Learn to manage your terminal sessions and work more effectively from the command line using tmux. If you use the command line at all, tmux can make your life easier.
tmux bills itself as a terminal multiplexer. It allows you to wrangle multiple terminal sessions from one window. Instead of keeping track of many terminal windows yourself, you can use tmux to create, organize, and navigate between them. Even more importantly, tmux lets you detach from and re-attach sessions, so that you can leave your terminal sessions running in the background and resume them later. This is especially useful if you're working on a remote server: you can set up a persistent session that will continue running when you close your laptop. You can even share a tmux session to facilitate pair programming.
Learn to organize your workspace using tmux. We'll create a new tmux session and learn how to create and navigate panes within a tmux window.
In tmux, a window is a collection of panes. Creating multiple windows is a great way to organize your workspace. In this lesson, we'll cover:
In this lesson, we'll learn how to detach from a running tmux session and leave it running in the background. Then, we can re-attach to it later.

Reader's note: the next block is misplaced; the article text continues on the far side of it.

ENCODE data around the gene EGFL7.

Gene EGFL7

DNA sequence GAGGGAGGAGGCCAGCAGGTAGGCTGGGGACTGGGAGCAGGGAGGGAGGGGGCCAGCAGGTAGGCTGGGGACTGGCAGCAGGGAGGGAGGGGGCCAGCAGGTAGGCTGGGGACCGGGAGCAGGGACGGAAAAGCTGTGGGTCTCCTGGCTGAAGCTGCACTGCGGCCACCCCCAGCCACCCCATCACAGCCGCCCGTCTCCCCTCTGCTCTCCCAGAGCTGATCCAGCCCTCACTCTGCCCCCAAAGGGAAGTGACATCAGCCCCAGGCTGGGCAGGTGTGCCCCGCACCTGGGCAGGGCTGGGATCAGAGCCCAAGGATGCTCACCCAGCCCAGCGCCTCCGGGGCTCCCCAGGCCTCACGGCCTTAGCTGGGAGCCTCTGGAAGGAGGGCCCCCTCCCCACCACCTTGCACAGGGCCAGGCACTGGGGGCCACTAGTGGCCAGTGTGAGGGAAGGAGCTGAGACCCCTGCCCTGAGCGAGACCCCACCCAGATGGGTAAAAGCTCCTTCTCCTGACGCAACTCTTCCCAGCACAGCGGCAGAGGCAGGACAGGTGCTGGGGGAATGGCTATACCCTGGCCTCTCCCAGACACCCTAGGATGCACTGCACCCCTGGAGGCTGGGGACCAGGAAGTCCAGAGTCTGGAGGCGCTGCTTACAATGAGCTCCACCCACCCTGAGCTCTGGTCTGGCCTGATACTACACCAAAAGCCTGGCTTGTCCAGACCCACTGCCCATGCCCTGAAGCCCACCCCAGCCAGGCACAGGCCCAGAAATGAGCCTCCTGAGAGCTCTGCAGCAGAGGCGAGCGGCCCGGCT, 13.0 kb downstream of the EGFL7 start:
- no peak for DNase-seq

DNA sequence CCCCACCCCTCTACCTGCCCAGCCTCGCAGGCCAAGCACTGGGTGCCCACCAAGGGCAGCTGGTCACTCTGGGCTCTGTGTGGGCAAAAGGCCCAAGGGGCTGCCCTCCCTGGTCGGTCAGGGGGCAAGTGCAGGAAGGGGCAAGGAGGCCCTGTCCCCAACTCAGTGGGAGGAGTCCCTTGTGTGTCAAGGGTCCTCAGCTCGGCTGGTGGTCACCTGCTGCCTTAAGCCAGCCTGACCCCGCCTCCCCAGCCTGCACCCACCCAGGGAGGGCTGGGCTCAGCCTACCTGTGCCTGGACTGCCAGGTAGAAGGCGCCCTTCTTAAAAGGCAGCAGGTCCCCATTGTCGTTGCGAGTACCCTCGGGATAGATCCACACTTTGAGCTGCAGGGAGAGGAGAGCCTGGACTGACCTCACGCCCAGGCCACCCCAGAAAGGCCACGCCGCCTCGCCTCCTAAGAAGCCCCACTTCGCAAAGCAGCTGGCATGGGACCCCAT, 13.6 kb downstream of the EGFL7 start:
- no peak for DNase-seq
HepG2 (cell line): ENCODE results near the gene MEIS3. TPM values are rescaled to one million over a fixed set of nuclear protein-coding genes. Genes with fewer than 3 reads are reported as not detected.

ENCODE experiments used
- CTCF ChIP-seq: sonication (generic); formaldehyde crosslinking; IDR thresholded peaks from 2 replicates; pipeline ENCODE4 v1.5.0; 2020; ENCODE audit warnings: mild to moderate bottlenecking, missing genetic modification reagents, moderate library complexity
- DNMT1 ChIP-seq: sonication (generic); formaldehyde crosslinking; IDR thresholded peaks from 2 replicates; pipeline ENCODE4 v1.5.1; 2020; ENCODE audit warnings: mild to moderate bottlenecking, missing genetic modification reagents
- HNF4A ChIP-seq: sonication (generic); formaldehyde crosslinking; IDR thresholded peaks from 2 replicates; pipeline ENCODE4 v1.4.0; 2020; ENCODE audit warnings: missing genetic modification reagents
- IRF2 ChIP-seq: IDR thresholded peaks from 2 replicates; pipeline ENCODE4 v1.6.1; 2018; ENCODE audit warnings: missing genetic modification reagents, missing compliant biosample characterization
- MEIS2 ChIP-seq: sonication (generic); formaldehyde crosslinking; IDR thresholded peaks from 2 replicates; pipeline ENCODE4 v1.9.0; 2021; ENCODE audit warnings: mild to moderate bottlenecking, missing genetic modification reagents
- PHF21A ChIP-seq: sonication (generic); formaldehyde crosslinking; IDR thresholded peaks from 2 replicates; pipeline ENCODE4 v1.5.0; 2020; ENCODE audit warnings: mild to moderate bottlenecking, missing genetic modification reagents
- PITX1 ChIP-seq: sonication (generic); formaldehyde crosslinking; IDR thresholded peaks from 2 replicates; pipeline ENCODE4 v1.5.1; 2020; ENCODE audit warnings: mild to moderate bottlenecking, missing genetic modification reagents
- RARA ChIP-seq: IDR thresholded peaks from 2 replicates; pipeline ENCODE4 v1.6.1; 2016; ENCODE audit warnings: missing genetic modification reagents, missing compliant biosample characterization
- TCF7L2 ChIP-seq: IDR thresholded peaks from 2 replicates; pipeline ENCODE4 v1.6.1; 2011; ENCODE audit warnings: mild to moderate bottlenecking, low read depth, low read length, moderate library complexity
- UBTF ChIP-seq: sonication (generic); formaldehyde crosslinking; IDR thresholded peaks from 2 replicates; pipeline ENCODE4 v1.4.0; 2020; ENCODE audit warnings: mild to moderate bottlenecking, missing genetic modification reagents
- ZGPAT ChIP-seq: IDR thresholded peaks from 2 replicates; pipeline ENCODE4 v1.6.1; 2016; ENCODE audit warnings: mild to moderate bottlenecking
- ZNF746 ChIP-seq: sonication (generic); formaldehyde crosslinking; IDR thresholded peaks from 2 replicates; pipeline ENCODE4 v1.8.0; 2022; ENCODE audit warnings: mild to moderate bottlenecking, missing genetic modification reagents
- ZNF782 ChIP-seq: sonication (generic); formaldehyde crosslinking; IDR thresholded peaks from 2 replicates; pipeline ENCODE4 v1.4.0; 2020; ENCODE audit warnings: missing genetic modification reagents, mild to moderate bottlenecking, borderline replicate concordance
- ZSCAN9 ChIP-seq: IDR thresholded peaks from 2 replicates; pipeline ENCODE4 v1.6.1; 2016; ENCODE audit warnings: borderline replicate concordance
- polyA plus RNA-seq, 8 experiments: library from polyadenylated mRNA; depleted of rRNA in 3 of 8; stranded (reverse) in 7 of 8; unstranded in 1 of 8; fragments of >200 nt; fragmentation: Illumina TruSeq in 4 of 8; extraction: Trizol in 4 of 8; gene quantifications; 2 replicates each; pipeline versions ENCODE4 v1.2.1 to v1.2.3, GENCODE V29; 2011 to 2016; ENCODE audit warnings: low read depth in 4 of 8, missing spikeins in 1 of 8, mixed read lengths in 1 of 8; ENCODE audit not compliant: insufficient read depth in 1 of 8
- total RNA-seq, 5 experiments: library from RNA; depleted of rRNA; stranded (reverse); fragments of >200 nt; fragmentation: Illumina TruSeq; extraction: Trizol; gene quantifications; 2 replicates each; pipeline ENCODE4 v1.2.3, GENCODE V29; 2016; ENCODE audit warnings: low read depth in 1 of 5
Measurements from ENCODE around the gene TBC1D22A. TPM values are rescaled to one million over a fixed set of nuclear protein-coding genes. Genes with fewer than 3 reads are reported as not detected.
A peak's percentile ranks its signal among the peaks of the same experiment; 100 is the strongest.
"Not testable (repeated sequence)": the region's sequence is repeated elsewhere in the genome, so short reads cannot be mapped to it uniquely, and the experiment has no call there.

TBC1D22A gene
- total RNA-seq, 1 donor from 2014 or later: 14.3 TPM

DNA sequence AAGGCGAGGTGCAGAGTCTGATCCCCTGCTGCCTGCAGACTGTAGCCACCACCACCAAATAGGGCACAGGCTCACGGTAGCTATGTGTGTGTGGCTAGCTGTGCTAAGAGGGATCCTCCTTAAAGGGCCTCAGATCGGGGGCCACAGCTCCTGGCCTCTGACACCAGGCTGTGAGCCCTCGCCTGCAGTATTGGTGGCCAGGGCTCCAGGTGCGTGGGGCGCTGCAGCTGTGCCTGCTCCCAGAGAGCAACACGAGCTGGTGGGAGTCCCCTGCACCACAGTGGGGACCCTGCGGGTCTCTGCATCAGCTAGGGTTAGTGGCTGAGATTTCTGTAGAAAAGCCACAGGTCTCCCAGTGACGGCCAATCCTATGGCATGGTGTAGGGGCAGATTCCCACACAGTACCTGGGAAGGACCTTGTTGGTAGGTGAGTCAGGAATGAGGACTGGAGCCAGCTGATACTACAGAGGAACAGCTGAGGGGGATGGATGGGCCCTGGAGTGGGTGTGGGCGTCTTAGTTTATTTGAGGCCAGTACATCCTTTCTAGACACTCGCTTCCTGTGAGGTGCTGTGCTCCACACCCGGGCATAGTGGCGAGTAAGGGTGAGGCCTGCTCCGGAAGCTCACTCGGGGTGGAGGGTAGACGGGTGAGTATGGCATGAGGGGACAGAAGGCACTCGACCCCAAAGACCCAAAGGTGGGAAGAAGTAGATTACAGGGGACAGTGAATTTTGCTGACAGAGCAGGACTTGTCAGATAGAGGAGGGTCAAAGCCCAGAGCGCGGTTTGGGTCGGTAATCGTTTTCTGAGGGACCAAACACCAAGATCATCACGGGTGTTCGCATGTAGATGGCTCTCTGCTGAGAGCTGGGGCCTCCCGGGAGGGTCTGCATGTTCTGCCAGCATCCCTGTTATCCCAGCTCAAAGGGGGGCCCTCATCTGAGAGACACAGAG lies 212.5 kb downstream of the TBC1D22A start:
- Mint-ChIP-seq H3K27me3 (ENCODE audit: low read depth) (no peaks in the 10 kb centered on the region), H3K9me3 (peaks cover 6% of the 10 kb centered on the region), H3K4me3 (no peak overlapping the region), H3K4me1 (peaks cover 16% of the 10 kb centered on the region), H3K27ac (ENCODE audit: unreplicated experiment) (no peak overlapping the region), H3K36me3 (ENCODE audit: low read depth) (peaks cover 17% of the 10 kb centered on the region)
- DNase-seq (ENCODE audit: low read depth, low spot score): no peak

- How to exit a session by killing all active panes
- Detaching explicitly with C-b d
- Detaching a specific session with C-b D
- Viewing all running tmux sessions using tmux ls
- Reattaching with tmux attach -t
It's a lot easier to manage your tmux session when they have sensible names. We'll cover:
You can modify tmux's behavior with your tmux configuration file, .tmux.conf. You can use your tmux config to change color schemes, set custom keybindings, set defaults, modify the status bar, and more. In this lesson, we'll change some of the default color options as well as modify the prefix key.
One non-obvious, but extremely useful, feature in tmux is copy-pasting text between panes. This also allows you to scroll back in a tmux sessoin. We'll cover how to use copy and paste in tmux using C-b [ and C-b ], for both emacs- and vim-style keybindings.
Do you have a standard workflow that involves setting up a specific tmux layout, or running certain commands? By writing tmux scripts, you can automate your tedious daily setup, while simultaneously documenting it for yourself. We'll cover the tmux command equivalents of common key bindings and write some simple, useful scripts.
In this lesson, we'll look at how to manage your history between tmux sessions, and ensure that your setup preserves your bash history between multiple windows. By adding a special PROMPT_COMMAND to your .bashrc, you can update and reload your history after every command, regardless of if you're in a different session, window, or tab.